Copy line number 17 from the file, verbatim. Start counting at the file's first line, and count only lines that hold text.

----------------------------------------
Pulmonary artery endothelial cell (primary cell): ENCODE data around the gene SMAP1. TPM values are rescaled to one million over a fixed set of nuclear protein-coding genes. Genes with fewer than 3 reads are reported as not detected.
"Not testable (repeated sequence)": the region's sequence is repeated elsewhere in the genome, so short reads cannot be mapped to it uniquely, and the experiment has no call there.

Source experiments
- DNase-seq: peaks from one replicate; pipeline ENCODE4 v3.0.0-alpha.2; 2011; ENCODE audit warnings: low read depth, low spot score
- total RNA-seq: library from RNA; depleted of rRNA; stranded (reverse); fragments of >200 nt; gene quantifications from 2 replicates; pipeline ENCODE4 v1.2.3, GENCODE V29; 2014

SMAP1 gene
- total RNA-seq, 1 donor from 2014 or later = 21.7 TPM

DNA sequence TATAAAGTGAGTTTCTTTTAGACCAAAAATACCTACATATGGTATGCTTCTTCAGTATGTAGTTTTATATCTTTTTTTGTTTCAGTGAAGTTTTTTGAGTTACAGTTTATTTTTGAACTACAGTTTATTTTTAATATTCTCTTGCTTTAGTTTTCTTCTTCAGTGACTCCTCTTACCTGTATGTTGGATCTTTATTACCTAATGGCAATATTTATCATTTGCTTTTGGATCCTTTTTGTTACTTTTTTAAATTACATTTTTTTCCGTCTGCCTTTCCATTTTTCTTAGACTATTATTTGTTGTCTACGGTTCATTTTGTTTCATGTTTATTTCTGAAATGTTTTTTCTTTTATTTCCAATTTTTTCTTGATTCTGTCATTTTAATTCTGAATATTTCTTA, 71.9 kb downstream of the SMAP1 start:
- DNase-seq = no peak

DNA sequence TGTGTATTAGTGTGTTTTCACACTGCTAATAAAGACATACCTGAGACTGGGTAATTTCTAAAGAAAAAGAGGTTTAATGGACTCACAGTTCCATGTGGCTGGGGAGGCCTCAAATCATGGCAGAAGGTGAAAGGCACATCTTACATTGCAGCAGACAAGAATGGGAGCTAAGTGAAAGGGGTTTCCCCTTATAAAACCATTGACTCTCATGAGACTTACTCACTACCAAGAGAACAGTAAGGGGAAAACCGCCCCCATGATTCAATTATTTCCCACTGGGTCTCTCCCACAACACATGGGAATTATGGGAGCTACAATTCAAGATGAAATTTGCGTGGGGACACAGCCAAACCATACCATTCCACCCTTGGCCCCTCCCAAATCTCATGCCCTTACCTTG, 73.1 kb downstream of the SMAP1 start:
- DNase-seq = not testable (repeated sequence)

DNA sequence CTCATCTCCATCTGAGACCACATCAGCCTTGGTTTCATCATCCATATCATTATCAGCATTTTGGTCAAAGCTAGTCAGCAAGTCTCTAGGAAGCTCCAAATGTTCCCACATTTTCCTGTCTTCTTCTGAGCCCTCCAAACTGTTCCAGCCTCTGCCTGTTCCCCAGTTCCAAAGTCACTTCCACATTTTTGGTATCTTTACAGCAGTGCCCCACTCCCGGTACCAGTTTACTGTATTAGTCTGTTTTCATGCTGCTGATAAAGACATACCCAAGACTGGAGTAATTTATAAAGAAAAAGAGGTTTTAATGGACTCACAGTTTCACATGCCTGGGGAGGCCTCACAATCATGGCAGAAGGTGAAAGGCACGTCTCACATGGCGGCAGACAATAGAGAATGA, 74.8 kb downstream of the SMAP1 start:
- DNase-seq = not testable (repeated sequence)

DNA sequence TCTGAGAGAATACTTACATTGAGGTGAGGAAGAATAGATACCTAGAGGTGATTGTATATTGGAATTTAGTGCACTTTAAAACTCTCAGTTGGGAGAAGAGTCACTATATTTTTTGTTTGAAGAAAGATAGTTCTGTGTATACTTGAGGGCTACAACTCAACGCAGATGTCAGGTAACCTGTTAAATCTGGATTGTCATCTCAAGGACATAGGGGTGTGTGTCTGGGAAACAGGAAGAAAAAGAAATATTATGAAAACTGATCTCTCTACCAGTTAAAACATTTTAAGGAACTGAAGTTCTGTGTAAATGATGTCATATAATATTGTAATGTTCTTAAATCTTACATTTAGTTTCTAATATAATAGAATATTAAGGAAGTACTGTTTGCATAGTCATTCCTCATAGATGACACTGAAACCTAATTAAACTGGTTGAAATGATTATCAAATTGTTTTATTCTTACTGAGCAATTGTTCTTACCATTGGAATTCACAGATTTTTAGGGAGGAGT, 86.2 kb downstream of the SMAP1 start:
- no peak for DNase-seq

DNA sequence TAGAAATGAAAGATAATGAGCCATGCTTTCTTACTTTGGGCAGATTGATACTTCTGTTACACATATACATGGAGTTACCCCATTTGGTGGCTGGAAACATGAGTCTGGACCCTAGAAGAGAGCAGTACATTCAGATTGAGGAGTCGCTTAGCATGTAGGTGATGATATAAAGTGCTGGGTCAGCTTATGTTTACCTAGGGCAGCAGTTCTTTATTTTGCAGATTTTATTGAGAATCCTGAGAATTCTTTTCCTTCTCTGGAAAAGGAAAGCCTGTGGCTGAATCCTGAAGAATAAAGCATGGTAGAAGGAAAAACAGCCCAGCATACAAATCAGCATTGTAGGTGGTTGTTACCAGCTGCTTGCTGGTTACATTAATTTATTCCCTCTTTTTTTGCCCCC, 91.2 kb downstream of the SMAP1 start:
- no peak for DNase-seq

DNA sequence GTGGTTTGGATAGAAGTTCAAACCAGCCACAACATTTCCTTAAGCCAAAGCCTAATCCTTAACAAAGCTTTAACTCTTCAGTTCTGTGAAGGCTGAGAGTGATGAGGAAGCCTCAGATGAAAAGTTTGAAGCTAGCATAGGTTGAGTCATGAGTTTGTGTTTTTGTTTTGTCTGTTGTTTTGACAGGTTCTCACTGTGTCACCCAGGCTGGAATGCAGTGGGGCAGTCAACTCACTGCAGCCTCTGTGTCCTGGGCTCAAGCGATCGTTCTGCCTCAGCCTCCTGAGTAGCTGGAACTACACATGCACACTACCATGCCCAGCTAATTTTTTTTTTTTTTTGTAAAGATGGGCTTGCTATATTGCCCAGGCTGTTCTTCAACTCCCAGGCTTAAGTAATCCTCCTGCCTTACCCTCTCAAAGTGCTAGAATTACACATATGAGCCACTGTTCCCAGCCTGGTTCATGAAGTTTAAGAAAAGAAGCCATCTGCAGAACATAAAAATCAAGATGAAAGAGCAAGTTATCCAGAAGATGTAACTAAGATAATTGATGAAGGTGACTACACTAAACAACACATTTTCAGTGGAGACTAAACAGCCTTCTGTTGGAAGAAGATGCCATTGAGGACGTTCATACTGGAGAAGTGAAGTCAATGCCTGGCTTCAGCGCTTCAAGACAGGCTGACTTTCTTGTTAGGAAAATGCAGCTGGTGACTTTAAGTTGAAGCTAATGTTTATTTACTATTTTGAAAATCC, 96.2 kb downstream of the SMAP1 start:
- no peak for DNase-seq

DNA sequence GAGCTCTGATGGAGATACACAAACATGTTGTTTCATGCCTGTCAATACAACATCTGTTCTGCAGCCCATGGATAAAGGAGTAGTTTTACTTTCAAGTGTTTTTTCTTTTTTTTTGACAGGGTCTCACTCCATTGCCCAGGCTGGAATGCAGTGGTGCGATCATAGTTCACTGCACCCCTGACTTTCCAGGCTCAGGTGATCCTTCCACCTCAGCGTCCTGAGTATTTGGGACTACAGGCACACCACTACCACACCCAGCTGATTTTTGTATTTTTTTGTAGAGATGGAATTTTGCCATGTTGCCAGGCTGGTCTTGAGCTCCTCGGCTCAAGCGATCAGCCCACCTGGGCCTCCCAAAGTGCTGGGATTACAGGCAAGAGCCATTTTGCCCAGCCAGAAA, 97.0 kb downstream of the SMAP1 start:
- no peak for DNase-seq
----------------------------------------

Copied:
- no peak for DNase-seq